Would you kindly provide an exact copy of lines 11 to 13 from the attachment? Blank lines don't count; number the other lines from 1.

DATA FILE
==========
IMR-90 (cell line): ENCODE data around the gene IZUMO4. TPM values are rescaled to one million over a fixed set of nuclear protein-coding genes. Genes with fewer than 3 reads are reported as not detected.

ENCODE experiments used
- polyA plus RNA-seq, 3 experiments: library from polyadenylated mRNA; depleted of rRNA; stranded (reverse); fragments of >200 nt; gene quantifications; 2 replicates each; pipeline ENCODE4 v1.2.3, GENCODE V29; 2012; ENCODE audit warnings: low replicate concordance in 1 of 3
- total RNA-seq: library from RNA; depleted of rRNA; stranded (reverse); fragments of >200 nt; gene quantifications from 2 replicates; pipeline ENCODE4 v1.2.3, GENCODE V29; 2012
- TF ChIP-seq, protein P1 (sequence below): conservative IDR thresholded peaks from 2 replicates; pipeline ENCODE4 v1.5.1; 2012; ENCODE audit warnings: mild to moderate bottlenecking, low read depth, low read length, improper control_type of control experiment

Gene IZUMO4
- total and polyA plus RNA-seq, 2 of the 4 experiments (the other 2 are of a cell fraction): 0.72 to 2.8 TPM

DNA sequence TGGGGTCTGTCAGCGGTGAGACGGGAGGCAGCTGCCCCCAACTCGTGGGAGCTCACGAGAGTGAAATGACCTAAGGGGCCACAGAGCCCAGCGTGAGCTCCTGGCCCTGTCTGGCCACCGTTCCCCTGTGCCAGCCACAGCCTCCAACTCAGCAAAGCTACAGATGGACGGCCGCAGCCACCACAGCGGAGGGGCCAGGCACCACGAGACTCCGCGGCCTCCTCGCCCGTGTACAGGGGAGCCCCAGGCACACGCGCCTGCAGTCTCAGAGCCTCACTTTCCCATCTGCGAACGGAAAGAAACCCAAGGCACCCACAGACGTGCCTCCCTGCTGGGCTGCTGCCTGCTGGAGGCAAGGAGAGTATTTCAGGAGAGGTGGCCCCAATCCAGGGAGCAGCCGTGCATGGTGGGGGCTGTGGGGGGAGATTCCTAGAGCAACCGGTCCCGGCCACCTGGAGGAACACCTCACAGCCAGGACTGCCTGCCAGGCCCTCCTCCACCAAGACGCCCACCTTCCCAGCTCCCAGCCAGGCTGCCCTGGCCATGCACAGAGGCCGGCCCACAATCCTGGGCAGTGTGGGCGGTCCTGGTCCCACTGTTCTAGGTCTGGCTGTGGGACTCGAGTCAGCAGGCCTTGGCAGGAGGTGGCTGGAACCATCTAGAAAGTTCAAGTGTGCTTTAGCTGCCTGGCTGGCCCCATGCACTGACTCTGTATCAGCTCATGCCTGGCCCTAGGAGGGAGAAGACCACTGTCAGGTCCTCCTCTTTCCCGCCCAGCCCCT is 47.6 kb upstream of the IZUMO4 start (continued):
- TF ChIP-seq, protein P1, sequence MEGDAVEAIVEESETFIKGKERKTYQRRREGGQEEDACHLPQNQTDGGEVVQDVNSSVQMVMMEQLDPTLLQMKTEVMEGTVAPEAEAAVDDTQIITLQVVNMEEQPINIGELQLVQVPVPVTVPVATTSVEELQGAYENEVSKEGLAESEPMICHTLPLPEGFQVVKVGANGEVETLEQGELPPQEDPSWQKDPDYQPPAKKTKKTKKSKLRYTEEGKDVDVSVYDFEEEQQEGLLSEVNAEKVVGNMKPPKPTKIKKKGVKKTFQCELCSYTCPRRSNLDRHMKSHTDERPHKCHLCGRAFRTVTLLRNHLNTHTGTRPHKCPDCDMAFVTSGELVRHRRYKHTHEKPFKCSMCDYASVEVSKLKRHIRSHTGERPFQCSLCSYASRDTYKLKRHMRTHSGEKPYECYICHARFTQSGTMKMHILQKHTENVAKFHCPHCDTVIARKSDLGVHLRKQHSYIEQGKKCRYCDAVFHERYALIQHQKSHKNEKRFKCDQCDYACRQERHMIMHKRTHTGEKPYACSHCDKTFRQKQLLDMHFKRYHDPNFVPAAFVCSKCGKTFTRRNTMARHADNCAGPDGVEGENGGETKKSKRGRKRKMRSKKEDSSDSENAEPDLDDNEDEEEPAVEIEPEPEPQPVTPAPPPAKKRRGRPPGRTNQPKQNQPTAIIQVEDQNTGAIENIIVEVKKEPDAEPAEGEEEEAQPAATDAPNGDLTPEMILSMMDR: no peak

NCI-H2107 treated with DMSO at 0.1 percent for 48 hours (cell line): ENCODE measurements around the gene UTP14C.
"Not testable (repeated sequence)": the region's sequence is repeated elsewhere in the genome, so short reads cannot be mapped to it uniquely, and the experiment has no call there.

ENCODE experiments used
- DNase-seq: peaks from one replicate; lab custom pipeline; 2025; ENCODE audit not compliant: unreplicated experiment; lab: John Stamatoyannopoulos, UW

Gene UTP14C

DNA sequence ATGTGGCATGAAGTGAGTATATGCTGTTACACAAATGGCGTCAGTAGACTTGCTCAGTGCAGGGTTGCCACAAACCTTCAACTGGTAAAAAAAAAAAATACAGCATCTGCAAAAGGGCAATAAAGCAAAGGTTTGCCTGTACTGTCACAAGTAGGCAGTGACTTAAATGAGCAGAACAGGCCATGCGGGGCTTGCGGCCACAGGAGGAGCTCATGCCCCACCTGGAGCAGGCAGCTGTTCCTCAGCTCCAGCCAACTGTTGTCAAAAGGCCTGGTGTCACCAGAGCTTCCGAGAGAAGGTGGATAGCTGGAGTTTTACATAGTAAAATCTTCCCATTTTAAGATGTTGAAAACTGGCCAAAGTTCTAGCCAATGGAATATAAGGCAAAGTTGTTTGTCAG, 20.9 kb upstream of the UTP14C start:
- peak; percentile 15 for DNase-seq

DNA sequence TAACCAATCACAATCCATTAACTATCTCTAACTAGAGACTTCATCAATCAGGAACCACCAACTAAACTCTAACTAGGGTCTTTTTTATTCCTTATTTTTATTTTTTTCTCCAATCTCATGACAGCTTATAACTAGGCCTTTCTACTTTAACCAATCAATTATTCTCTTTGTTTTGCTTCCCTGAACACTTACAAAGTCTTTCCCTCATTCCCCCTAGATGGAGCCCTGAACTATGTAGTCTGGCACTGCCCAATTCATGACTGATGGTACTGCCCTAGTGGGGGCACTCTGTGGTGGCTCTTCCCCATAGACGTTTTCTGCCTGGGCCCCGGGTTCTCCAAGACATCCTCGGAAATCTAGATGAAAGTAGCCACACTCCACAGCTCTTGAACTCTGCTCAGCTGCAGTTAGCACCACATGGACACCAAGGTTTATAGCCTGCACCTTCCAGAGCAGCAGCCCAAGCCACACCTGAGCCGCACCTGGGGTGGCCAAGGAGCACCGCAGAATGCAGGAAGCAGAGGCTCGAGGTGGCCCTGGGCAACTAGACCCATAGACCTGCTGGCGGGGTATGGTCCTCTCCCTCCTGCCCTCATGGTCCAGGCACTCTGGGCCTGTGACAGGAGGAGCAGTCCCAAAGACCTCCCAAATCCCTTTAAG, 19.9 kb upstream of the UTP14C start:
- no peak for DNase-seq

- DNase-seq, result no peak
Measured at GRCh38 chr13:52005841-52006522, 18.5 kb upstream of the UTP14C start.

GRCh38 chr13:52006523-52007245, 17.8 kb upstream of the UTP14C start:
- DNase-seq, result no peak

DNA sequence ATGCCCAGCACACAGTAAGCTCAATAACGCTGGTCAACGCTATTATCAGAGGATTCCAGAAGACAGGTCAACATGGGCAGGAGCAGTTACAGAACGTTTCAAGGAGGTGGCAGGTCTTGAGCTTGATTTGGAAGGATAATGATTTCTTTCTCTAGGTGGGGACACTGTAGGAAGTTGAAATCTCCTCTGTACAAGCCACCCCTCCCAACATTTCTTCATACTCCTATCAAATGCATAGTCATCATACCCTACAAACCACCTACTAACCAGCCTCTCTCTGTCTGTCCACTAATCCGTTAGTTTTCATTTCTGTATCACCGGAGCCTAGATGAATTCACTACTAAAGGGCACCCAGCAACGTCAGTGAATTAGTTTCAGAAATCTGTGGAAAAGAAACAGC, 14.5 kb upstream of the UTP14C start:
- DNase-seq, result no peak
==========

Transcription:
"Not testable (repeated sequence)": the region's sequence is repeated elsewhere in the genome, so short reads cannot be mapped to it uniquely, and the experiment has no call there.

ENCODE experiments used
- DNase-seq: peaks from one replicate; lab custom pipeline; 2025; ENCODE audit not compliant: unreplicated experiment; lab: John Stamatoyannopoulos, UW